Cancer-stricken dog undergoes bone marrow transplant at N.C. State
Posted January 22, 2009 4:28 p.m. EST
Updated March 9, 2009 5:12 p.m. EDT
Raleigh, N.C. — Maverick, a 6-year-old Weinmaraner diagnosed with leukemia, is undergoing a new type of bone marrow transplant this week at North Carolina State University’s College of Veterinary Medicine.
Specialists diagnosed Maverick with acute lymphoblastic leukemia in November after a second tumor was found in his body.
“It was pretty devastating. He's been in pretty good health his whole life. He's always been active. When he was a puppy, we did hunt training,” said Maverick’s owner, Howard Altman, of Norwalk, Conn.
Maverick started chemotherapy and went into clinical remission, according to doctors. Since November, he has continued chemotherapy and has remained in remission.
Nonetheless, doctors gave Maverick from weeks to months to live even if chemotherapy remained effective.
“He's too young to have a terminal illness where there is a zero to 2 percent chance of him surviving,” Altman said.
The dog’s only hope was undergoing a bone marrow transplant.
Finding a matching donor would be time-consuming and expensive. Doctors considered using one of Maverick’s littermates, but that would require DNA from his parents and all of his littermates. With the whereabouts of those dogs unknown, doctors decided to perform an autologous transplant in which Maverick’s stem cells would be harvested and then returned to him following a total body radiation.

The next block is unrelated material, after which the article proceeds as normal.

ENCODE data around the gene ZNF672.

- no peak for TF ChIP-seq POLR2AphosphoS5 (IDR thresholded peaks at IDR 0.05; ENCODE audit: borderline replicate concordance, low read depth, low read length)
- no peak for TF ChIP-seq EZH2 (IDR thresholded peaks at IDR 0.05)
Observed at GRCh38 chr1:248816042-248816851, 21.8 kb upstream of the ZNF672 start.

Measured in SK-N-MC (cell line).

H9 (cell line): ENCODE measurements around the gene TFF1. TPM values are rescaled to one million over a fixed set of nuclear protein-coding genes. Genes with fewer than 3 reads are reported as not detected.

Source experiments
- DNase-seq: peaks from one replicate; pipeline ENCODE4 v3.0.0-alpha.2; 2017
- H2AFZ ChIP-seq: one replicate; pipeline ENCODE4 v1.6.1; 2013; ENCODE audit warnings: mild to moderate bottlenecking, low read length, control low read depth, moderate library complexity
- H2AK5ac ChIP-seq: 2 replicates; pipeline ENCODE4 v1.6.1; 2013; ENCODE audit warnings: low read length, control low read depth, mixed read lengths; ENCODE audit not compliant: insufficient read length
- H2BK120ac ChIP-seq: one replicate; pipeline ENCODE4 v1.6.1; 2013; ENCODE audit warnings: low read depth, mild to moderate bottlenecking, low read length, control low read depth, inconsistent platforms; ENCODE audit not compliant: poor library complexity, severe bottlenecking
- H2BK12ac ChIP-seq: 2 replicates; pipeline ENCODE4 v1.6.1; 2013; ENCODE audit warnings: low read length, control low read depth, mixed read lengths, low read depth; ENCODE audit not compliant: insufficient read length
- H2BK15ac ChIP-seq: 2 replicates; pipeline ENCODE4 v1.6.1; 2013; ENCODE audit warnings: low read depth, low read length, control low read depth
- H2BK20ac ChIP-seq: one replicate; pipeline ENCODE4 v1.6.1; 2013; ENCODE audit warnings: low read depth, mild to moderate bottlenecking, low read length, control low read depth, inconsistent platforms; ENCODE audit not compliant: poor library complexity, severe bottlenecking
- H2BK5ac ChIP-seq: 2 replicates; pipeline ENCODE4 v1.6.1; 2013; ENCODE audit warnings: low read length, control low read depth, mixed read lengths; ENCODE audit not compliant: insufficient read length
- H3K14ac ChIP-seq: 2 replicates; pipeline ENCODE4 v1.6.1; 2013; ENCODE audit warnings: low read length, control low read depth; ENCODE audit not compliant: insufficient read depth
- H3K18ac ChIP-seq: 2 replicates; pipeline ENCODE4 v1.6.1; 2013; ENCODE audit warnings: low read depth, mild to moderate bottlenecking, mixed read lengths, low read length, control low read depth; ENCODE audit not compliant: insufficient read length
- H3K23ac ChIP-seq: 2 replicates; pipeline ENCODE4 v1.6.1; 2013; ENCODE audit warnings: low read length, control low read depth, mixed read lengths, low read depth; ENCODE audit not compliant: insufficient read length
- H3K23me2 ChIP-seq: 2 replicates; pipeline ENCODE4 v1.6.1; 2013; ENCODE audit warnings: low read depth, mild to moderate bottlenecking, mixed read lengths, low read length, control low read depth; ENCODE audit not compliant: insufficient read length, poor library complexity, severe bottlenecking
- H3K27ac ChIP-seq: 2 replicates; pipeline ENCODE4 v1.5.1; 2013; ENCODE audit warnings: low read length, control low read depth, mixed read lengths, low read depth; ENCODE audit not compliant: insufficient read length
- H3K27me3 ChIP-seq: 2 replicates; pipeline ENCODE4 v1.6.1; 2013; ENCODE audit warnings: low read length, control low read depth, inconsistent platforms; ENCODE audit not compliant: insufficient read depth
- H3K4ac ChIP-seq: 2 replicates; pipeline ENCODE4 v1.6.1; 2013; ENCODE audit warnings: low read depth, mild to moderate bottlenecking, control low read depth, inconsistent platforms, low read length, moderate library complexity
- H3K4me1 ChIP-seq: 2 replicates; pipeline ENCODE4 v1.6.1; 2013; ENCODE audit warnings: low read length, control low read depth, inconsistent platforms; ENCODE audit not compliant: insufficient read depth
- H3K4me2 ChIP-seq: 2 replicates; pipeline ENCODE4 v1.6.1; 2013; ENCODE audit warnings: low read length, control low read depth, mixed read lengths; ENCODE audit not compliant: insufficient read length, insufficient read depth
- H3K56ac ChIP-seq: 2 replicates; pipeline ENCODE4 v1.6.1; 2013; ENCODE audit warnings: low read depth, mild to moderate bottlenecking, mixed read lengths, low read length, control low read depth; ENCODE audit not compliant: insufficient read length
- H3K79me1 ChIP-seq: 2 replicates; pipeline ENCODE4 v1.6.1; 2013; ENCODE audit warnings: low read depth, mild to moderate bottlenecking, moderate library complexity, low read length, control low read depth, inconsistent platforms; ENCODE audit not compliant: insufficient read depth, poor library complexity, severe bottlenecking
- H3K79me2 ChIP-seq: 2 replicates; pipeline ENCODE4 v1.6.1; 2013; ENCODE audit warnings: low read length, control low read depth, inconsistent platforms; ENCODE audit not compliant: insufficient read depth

Dr. Steven Suter, of the Veterinary Teaching Hospital’s Oncology Service, harvested Maverick’s stem cells during a six-hour procedure Thursday morning.
Late Thursday, Maverick was awake and alert, Altman said. Doctors say they believe the cells taken are healthy enough to perform the transplant.
On Friday, Maverick will undergo full body radiation before receiving the stem cells harvested the day before.
For two weeks following the procedure, Maverick will stay at the hospital’s semi-isolation ward.
The bone marrow transplant costs about $12,000 to $15,000, Altman said. Though Altman and his wife, Marna, have pet insurance, they say coverage limits have been reached. In total, Maverick's medical treatments have cost $25,000.
The N.C. State College of Veterinary Medicine is the first in the nation to offer the canine bone marrow transplant procedure. Maverick is the third dog to undergo it and the first with leukemia.
Dogs receiving the transplant increase their cure rate to 30 percent.
“There is still no guarantee that it will help, but at least it's the best we can do for him” Altman said.
The Altmans were inspired by N.C. State's Bone Marrow Transplant Program and have created a fund to help advance the program. The fund also helps owners who can't afford bone marrow and other cancer treatments for their dogs.